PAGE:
Seeger is excluded from combat. And
although the U.S. Congress restricts

women from serving combat roles in
the Navy and Air Force, the Army's
own administrative policy prohibits
such a role for women.
Women are not excluded because

of their sex from any aspect of the
University's Reserve Officers'
Training Corps program. But once
these women graduate, they will be
excluded from all potential forms of
combat - jobs that include driving
combat ships in the Navy, flying
fighter planes in the Airforce, and
driving tanks in the Army.
7 Such exclusion appears to be the
only obstacle they face in the mili-
tary today, said Assistant Professor



O'Rourke, the o
in the University'
In the past,
overlooked for to
because of thei
experience, O'R
trend is changi
women in the1
along with their
open-minded attit
"Most of the

Science Alicia tors are realizing that just because
nly woman officer women cannot fight does not mean
s ROTC program. they are unqualified for high posi-
women have been tions," O'Rourke said. "They will
p levels of position overlook the female's lack of combat
r lack of combat experience if they are qualified for
Burke said. But that the position," she said.
ing. The rank of "Personally, I prefer to have peo-
military is rising ple looked at as people. Whether
numbers and more they are qualified for the job or not,
udes of men.
senior administra- See ROTC, Page 2


No input
Student voice absent on
honorary degree panel

Students had no input in selecting the
honorary degree recipients for spring com-
mencement ceremonies because the Michigan
Student Assembly failed to appoint students
to the committee responsible for choosing the
The names of this year's degree recipients
are scheduled to be released within the next ten
days, although Interim President Robben
Fleming earlier said they would be named
yesterday or today.
The Honorary Degree Committee is usu-
ally comprised of six to eight faculty mem-
bers, four administrators, and two students,
said Vice President for Government Relations
and committee member Richard Kennedy.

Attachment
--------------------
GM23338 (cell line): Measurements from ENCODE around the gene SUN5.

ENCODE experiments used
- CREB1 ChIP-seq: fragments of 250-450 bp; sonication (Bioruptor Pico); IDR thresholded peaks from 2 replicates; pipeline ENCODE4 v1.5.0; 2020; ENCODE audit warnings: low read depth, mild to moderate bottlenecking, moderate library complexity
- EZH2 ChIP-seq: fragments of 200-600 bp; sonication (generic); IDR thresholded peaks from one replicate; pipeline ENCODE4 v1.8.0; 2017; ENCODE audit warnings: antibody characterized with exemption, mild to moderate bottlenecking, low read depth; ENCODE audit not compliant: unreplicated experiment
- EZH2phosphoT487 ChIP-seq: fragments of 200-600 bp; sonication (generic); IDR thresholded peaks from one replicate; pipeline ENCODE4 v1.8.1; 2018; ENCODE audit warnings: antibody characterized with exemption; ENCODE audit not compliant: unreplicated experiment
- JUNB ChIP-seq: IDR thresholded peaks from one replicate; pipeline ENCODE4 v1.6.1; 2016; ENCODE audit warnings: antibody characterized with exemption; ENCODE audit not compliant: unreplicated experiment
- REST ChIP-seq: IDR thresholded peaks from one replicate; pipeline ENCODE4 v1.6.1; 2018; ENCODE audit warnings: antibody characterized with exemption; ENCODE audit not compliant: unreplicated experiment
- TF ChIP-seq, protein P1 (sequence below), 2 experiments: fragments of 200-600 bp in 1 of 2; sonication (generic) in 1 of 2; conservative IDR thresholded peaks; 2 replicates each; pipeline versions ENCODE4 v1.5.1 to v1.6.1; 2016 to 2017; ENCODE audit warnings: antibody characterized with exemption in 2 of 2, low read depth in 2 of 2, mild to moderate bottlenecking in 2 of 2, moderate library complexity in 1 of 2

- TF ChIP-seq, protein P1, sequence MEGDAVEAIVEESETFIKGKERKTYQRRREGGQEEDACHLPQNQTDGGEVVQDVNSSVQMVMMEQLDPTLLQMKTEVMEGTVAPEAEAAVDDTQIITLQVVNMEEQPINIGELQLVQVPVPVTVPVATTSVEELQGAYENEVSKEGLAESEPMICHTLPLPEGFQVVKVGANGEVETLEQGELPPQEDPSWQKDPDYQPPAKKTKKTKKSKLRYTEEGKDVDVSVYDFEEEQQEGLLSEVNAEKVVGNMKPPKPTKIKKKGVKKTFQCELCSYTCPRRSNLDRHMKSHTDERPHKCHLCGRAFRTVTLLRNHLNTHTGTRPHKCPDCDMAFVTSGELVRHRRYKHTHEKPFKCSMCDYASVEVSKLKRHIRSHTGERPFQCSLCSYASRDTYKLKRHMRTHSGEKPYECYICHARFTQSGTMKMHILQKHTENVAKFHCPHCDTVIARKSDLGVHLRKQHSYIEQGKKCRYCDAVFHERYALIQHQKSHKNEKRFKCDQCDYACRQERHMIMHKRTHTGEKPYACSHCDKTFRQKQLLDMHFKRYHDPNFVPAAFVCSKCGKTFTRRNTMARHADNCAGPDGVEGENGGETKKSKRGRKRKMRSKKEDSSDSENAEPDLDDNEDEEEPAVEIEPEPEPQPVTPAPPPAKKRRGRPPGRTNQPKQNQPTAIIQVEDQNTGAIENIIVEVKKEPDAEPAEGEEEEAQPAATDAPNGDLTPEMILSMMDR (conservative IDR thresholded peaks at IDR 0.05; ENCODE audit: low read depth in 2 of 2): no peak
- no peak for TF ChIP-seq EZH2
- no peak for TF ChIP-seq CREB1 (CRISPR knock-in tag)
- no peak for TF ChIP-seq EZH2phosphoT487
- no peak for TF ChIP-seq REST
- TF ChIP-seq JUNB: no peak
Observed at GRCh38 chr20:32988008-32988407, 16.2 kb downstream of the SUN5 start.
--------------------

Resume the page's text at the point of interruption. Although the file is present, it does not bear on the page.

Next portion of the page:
But MSA's Campus Governance Commit-
tee, responsible for appointing students to the
degree committee, did not follow the proper
appointment procedure this year, Fleming's
secretary said.
She said that MSA submitted one student's

name, but a slate of twice the number of
available committee seats must be submitted
in order for any representatives to be approved.
"They never submitted the rest. I called
him (George Davis, former MSA governance
committee chair) several times and he never
submitted any (more) names to me," she said.
Davis said advertisements sent out asking
students to join the committee garnered little
interest. "Of the people who were interested in
joining (MSA) committees, no one was really
interested in the Honorary Degree Commit-
Davis said University rules for committee
appointment hindered student input on the
Honorary Degree Committee.
"There was a student representative nomi-
nated by MSA; however, he was not recog-
nized because we had to submit a slate instead
of just nominating who we wanted," Davis
said. "I never received a call in which they said
'Where are the student representatives? We are
voting this week."'

A long, strange piece of cloth Doily Photo by DANIEL
Two unidentified entrepreneurs display their wares-tie-dyed shirts and pieces of cloth with peace symbols printed on
them-before selling them to fans at last night's Grateful Dead concert at Detroit's Joe~Louis Arena. Yes, it really is 1988.

Douglas takes home

Oscar for
Michael Douglas won the Oscar for
best actor last night for his portrayal
of a ruthless inside trader in "Wall
Street," while "The Last Emperor," a
tragic epic of modern China, picked

best actor'
Democratic nomination for president.
Michigan natives Sue Marx of
Detroit and Pamela Conn of Ply-
mouth, picked up Oscars in the cate-
gory of Best Documentary Short
Subject for their work "Young At

Indecent exposure:
a campus problem
By LISA WINER reported at least fifteen incidents of
The two women said they were indecent exposure, a crime that car-
studying Friday afternoon when a ries a penalty of up to a year in jail
man exposed himself to them. He or a $500 fine, said Department of
lay on the floor and masturbated Public Safety Assistant Director
until the women ran from the stacks, Robert Pifer.
they said later. But security officiai seldom an-

sm a -- ae i